From there the Illumination profit machine was in full swing. The following year (2012), the company released its colorful rendition of the classic Dr. Seuss’ The Lorax, which took its budget of $70 million and turned that into $348.8 million at the box office. The year after that they returned to their roots by offering up a direct sequel to Despicable Me. Despicable Me 2 trounced even its predecessor, turning a budget of $76 million into $970.8 million and turning Minion-mania up a notch in the process.
If there were any doubts of the marketability of the little yellow guys after that one, Illumination put it to rest in their next film, 2015’s Minions. It served as a prequel to the pair of Despicable Me films while finally giving fans a heavy dose of the fruit-loving, gibberish-talking genetic experiments in coveralls. Minions would prove to be the company’s biggest hit to date, turning a budget of $74 million into a staggering $1.159 billion.
Showing no signs of slowing, 2016 witnessed the release of a pair of features The Secret Life of Pets ($75 million budget/ $875.5 million gross) and a sort of digital animalized version of American Idol called Sing ($75 million budget/ $531.1 million gross).
Proving beyond a shadow of a doubt that their initial success was no fluke, the attention then turned to one of the areas of Illumination’s strategy that none of their competition could seem to compete with: the abnormally low cost of production. To provide an example, the highest budget Illumination production to date was the second Despicable Me at $76 million. The average Pixar budget (including their most recent feature film, Finding Dory) is nearly three-times that amount at $200 million.
"The cost of an animated film really comes down to man hours,” Meledandri told Hollywood Reporter. “If you gather together world-class talent, then the question becomes how do you deploy that talent in a way that minimizes waste."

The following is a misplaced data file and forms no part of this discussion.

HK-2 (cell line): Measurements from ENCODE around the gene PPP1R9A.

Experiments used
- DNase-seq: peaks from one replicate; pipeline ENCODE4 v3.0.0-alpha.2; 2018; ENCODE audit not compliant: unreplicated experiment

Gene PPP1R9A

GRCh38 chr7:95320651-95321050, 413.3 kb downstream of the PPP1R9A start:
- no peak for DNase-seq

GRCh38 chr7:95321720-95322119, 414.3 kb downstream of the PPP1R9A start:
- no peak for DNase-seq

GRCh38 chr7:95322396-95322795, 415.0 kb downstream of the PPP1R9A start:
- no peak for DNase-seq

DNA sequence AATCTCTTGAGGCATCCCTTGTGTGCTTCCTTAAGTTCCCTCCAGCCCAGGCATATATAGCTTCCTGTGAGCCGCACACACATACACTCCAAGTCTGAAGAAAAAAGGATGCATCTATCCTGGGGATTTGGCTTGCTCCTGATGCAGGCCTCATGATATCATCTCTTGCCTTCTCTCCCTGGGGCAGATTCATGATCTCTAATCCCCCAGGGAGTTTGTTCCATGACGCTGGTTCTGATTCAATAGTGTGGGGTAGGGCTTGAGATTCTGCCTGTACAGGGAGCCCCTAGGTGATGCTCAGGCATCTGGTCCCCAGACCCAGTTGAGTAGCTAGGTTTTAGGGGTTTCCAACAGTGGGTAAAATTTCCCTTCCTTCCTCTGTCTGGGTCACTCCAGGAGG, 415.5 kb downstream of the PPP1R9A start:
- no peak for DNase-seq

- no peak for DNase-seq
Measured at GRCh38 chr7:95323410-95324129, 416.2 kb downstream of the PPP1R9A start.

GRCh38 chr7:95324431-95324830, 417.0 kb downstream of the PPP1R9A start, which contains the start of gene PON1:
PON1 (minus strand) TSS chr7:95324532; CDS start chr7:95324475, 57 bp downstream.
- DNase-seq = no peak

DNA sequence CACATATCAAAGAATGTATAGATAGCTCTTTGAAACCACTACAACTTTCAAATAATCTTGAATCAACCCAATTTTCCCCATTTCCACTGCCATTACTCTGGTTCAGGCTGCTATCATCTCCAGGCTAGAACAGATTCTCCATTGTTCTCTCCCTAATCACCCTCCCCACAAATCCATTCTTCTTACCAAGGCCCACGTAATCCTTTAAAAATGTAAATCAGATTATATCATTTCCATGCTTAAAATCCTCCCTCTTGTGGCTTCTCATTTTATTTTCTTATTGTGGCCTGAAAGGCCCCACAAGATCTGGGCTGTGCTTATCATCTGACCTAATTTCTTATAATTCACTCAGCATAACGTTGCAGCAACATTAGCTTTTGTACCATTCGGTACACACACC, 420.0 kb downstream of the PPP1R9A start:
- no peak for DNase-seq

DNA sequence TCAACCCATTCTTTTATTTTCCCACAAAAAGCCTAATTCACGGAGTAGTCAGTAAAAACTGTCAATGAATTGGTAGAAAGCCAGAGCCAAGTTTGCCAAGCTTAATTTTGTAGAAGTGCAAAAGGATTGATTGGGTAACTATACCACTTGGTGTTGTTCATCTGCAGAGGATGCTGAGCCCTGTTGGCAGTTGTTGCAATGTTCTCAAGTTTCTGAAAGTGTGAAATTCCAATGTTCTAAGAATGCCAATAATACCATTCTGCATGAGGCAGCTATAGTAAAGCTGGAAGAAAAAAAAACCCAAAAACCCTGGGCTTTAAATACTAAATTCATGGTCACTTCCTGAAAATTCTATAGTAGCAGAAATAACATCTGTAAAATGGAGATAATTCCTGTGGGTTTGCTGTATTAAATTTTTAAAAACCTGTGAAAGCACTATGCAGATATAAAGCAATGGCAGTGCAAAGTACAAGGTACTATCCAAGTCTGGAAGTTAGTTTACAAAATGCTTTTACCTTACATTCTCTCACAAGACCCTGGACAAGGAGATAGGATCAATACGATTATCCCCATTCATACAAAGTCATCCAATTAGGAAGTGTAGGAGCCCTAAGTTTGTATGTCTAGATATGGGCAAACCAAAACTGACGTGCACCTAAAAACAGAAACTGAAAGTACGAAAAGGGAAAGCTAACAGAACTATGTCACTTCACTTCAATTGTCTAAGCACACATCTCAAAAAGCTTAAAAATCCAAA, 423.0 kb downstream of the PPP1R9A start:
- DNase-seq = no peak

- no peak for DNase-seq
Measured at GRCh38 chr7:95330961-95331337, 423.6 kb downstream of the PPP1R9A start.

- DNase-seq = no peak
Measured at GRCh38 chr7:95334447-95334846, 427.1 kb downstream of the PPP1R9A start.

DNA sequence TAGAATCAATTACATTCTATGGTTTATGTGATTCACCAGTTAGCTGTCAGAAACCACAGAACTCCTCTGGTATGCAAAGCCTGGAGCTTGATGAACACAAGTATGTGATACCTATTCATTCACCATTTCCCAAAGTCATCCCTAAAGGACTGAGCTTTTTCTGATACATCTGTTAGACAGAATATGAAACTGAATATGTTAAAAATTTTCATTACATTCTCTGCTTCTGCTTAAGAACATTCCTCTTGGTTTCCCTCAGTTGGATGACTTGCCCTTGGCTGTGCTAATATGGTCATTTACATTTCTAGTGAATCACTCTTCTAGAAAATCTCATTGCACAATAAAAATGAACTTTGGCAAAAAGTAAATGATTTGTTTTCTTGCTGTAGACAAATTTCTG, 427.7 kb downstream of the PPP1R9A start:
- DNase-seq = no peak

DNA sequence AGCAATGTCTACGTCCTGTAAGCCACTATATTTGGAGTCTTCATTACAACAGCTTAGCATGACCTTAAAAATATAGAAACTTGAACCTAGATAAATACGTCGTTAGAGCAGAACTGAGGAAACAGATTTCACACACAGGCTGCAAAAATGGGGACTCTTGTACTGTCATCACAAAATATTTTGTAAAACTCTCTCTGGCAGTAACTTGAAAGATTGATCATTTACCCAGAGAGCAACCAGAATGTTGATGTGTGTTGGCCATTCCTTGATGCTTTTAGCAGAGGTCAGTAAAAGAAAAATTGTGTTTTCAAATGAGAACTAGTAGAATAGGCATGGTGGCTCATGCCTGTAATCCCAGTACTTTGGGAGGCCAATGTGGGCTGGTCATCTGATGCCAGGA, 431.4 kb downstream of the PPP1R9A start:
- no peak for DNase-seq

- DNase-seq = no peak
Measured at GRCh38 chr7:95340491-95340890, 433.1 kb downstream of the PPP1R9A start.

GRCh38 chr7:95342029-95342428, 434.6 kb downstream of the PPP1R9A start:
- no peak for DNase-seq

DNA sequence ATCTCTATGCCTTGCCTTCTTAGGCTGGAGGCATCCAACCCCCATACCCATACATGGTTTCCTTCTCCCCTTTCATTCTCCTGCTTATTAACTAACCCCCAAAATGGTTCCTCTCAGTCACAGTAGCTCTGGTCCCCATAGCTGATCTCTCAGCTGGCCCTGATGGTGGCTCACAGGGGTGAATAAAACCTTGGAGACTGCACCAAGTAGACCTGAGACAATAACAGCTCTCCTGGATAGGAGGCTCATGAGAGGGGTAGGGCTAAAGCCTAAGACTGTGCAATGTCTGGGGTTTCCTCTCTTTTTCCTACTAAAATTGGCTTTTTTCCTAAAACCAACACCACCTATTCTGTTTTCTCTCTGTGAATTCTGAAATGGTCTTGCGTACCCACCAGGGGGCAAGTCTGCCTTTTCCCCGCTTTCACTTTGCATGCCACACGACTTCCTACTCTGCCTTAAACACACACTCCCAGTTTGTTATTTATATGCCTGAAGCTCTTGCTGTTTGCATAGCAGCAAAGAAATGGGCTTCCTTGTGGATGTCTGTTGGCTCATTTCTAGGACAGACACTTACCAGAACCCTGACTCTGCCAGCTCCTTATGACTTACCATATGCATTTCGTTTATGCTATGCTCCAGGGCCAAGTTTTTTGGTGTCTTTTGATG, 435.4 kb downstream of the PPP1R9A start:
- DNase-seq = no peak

How To Make Animation Profitable
A good deal of that waste minimization is attributed to Universal Pictures having purchased and absorbed the French animation house responsible for the first Despicable Me in 2011 — Mac Guff Line — which was then renamed Illumination Mac Guff. Keeping all of its efforts in-house has been instrumental to the company’s ability to keep costs down.
This has immediately triggered widespread speculation that Universal would wish to position Meledandri to oversee DreamWorks in addition to Illumination.
Where things begin to get interesting, however, is when one stops to consider Universal Pictures’ parent company, NBCUniversal’s (through Comcast) $3.8 billion acquisition of DreamWorks Animation. This has immediately triggered widespread speculation that Universal would wish to position Meledandri to oversee DreamWorks in addition to Illumination to incorporate his cost-cutting measures on the production side of things while maximizing profits.
Insiders fear that diluting Meledandri’s vision and commitment to the company he formed would be the only way to destroy the Illumination Entertainment juggernaut, that its greatest risk would be toppling from within as a result of corporate pressure.
While only time will tell whether such concerns warrant merit, no official statements concerning such a move have been released.
WIllumination Entertainment, on the other hand, is showing no signs of interrupting its release schedule with a third film in the Despicable Me set to be released on June 30th, 2017. A sequel to The Secret Life of Pets will follow on July 13th, 2018. Finally, an adoption of another Dr. Seuss book, How the Grinch Stole Christmas, will be released just in time for the holidays on November 9th, 2018.
What do you think is the best film from Illumination Entertainment?